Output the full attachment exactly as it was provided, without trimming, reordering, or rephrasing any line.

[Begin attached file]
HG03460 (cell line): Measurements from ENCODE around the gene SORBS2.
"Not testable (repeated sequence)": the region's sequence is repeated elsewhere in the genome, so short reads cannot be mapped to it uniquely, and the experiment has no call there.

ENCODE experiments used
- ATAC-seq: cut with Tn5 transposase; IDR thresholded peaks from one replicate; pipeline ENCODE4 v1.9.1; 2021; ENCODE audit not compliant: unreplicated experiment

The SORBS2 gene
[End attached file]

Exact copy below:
HG03460 (cell line): Measurements from ENCODE around the gene SORBS2.
"Not testable (repeated sequence)": the region's sequence is repeated elsewhere in the genome, so short reads cannot be mapped to it uniquely, and the experiment has no call there.

ENCODE experiments used
- ATAC-seq: cut with Tn5 transposase; IDR thresholded peaks from one replicate; pipeline ENCODE4 v1.9.1; 2021; ENCODE audit not compliant: unreplicated experiment

The SORBS2 gene